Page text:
New Year’s Eve parties are inevitably debauched affairs. This, because most of us resolve in the weeks leading up to this otherwise innocuous evening, that we will morph into better creatures overnight. But before we morph into perfect humans, a voice in our heads pleads that we be allowed to engage with our vices one last time. It’s a plea we want to hear and give in to.
But on average, our resolutions stand firm for only about 12 days, the fitness gadget manufacturer Strava discovered after poring over data from around the world.
That is why, to wrap your head around the pointlessness of giving in to debauchery, I thought I might ask you to spend a few moments pondering a question: How would you like to die?
It may sound morbid, but it’s a question I like to ask people. Some moments of silence later, a clichéd answer emerges: Painlessly and suddenly.
But as Dr Karl Pillemer, a gerontologist affiliated with Cornell University, writes, “It’s not dying you should worry about — it’s chronic disease.” The author of 30 Lessons for the Living pored over hundreds of thousands of data points to conclude that the chances of people dying painlessly and suddenly are remote.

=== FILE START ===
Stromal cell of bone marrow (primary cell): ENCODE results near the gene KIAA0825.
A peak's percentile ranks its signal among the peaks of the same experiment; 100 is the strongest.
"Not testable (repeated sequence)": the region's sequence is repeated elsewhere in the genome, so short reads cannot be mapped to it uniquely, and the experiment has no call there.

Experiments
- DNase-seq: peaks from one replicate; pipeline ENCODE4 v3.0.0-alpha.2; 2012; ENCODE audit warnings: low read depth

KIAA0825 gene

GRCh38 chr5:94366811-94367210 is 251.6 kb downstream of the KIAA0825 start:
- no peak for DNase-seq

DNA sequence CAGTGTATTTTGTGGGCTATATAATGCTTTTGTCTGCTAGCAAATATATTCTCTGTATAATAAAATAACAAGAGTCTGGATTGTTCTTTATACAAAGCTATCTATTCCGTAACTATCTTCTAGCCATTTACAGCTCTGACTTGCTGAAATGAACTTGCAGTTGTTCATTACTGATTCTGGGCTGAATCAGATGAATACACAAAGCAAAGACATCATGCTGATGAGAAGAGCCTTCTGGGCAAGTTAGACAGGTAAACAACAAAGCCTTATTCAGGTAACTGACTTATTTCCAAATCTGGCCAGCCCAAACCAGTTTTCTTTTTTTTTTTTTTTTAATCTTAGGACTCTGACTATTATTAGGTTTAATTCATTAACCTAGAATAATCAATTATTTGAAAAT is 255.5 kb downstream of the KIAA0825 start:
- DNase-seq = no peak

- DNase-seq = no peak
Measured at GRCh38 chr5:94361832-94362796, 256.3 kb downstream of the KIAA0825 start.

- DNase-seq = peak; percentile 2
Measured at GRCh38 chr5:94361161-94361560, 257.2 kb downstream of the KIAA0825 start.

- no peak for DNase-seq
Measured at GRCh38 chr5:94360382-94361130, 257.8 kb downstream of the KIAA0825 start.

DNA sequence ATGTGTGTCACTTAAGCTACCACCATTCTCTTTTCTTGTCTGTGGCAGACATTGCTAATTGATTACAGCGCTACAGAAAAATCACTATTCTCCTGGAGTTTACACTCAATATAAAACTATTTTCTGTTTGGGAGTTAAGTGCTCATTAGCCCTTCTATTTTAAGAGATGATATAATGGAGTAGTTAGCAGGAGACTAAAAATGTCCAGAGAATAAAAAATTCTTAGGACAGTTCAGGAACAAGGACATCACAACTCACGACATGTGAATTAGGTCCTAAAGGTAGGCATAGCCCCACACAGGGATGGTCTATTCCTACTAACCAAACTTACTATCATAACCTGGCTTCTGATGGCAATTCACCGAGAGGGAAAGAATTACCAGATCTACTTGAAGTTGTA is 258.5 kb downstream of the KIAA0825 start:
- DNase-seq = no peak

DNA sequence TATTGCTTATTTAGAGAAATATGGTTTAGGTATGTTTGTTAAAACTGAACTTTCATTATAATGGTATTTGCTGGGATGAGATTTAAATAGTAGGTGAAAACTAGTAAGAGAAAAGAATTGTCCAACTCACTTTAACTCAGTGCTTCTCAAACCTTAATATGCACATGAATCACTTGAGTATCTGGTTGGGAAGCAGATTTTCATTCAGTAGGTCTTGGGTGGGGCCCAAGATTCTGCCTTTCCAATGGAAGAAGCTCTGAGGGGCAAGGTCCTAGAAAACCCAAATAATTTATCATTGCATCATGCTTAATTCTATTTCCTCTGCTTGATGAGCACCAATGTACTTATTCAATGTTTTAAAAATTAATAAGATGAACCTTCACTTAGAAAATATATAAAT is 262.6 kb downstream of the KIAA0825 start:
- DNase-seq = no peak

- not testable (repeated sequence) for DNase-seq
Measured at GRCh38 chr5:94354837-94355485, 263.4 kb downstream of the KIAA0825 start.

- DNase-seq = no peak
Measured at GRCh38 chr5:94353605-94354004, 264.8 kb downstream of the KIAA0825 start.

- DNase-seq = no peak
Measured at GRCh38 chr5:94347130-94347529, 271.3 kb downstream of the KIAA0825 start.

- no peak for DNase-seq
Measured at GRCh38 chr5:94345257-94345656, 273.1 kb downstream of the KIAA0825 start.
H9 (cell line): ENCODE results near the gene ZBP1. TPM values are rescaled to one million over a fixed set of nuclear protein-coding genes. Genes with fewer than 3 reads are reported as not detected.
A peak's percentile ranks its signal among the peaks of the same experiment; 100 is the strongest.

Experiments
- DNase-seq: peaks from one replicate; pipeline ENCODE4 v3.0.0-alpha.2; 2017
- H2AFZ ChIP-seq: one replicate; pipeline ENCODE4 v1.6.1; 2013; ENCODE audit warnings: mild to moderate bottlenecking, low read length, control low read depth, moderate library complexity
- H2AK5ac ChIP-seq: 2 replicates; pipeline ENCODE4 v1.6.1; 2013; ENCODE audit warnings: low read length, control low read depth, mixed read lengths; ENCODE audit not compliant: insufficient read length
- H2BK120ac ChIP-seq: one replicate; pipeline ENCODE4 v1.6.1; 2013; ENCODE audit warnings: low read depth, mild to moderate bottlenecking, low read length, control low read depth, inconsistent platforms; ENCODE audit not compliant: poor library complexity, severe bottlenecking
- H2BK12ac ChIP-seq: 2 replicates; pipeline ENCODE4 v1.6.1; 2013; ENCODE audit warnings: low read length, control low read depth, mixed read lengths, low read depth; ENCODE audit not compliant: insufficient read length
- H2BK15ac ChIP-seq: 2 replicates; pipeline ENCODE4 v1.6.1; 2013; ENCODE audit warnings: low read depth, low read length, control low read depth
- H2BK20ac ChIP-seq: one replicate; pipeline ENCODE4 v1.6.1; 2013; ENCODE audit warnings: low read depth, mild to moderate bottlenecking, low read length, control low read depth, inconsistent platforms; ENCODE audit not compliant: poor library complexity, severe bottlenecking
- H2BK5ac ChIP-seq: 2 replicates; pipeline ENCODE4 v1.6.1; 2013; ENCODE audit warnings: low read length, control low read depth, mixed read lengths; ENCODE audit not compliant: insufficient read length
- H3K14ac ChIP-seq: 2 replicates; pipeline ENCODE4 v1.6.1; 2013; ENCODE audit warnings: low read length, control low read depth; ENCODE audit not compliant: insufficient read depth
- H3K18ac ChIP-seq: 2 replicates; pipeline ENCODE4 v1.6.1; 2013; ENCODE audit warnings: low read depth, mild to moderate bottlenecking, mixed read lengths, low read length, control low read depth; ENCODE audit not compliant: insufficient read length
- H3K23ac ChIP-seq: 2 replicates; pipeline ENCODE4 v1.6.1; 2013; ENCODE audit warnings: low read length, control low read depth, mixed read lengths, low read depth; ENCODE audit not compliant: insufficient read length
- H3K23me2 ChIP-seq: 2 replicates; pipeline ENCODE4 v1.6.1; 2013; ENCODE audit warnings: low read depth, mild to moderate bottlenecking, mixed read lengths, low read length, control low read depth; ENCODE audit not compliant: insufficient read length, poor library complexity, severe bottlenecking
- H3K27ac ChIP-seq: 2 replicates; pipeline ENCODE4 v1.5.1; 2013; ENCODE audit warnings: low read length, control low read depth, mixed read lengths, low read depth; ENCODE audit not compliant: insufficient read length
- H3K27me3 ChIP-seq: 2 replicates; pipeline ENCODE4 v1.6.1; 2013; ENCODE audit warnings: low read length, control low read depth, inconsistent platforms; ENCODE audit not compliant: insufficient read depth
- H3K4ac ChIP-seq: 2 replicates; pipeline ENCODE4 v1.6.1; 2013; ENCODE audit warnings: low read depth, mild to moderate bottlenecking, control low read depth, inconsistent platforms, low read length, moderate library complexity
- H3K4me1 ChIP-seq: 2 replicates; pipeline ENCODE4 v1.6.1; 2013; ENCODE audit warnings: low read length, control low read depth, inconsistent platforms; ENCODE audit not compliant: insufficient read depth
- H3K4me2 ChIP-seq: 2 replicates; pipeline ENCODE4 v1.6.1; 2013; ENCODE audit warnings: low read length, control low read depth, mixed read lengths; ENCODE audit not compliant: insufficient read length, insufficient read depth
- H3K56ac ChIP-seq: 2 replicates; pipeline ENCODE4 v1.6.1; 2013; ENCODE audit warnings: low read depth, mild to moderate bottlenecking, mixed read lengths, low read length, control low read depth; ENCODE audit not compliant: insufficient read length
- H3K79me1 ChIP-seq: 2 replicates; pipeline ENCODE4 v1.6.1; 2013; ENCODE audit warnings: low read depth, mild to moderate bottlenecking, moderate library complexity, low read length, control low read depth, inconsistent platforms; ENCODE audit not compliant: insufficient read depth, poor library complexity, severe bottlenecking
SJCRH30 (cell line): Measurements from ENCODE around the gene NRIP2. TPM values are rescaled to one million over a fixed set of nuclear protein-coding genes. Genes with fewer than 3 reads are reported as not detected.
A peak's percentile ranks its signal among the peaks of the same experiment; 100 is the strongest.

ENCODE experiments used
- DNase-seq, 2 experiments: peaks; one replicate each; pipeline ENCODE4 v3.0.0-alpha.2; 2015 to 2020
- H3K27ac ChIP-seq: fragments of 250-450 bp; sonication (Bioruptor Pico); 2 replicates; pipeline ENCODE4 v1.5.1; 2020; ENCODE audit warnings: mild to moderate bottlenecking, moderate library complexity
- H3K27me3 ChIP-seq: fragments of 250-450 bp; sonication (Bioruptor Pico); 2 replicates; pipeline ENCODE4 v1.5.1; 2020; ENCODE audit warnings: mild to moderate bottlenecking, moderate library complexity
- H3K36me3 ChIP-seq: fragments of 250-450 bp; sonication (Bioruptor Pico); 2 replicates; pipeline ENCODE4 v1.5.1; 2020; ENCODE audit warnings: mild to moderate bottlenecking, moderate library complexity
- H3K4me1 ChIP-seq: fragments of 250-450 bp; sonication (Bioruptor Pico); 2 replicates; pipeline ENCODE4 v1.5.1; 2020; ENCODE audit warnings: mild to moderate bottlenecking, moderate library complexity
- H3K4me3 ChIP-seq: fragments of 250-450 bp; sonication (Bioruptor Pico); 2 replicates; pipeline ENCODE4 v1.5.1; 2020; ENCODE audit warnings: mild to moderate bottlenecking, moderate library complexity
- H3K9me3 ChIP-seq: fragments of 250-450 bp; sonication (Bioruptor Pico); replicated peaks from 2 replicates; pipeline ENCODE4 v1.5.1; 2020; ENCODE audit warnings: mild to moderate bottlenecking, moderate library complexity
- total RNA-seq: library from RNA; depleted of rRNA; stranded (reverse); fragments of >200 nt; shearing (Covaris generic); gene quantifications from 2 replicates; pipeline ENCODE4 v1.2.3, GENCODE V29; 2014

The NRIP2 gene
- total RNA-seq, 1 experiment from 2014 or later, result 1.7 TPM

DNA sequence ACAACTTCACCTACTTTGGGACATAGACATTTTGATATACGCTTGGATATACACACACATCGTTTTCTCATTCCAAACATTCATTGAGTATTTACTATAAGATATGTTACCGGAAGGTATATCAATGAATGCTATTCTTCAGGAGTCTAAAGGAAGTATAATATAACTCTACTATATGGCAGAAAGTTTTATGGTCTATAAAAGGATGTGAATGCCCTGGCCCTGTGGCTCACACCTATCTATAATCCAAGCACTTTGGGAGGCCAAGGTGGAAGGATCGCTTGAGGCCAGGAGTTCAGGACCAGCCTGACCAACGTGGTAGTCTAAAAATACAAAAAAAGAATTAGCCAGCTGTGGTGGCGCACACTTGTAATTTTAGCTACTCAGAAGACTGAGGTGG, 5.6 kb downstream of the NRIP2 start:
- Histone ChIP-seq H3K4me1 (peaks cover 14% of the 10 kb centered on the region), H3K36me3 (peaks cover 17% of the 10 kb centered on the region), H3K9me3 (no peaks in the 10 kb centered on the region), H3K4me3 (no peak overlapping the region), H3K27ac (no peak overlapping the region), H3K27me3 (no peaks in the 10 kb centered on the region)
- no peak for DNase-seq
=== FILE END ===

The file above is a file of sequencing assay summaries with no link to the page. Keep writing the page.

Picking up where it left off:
“The person who reaches age sixty is going to live on average at least another twenty-two years. What you need to be concerned about is the quality of your life during that time,” he says.
Whatever is that supposed to mean? Take India. Most data suggest that a little over 26% of Indians die of cardiovascular diseases. But that does not mean that all those afflicted will drop dead of sudden cardiac arrest. When the numbers are spliced, it turns out that of every 1,000 Indians who contract such diseases, just about 26 to 30 actually drop dead suddenly. Everyone else must deal with related ailments, pain, hospitalisations and medical procedures as they wait (often a long while) before they actually die. They burden not just themselves, but those around them as well.
The other conditions that kill large numbers of Indians include respiratory diseases and cancer. We know how protracted and painful these are.
While dying cannot be avoided, the pain we inflict on our older selves by choosing to say “So what? You’ve got to die sometime,” doesn’t bear thinking about.
Pointers from Dr Pillemer? That we will grow old and die is a given. But do it gracefully.
My coach has scheduled a tempo run on the morning of December 31 and a strength-training routine on the morning of January 1, 2020. Some days the body pleads to stay in bed. But I’ll be there — on track. The debauchery of the night before be damned.